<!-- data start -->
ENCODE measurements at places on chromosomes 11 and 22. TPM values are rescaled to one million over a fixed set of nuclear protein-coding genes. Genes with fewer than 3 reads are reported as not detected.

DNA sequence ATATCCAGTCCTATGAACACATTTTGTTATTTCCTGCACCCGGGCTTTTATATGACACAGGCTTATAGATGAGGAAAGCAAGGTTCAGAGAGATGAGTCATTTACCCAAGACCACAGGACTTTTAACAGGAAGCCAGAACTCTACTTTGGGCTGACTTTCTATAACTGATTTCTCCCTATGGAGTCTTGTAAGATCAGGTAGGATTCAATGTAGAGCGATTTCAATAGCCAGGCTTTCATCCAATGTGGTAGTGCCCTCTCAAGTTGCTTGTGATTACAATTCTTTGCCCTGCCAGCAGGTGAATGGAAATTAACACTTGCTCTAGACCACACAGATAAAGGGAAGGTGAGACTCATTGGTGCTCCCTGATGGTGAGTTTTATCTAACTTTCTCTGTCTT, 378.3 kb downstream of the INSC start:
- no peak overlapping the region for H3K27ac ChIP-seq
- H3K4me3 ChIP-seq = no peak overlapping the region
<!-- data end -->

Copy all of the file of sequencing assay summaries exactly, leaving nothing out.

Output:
ENCODE measurements at places on chromosomes 11 and 22. TPM values are rescaled to one million over a fixed set of nuclear protein-coding genes. Genes with fewer than 3 reads are reported as not detected.

DNA sequence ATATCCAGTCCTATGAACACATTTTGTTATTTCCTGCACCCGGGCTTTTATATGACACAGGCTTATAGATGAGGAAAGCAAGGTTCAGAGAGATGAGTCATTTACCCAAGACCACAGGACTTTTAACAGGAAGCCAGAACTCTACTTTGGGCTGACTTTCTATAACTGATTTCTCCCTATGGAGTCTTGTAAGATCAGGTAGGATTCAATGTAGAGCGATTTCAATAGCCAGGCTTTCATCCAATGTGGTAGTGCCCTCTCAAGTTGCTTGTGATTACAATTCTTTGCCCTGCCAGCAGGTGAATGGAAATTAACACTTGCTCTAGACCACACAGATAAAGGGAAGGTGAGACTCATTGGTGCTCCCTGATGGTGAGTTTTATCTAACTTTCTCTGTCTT, 378.3 kb downstream of the INSC start:
- no peak overlapping the region for H3K27ac ChIP-seq
- H3K4me3 ChIP-seq = no peak overlapping the region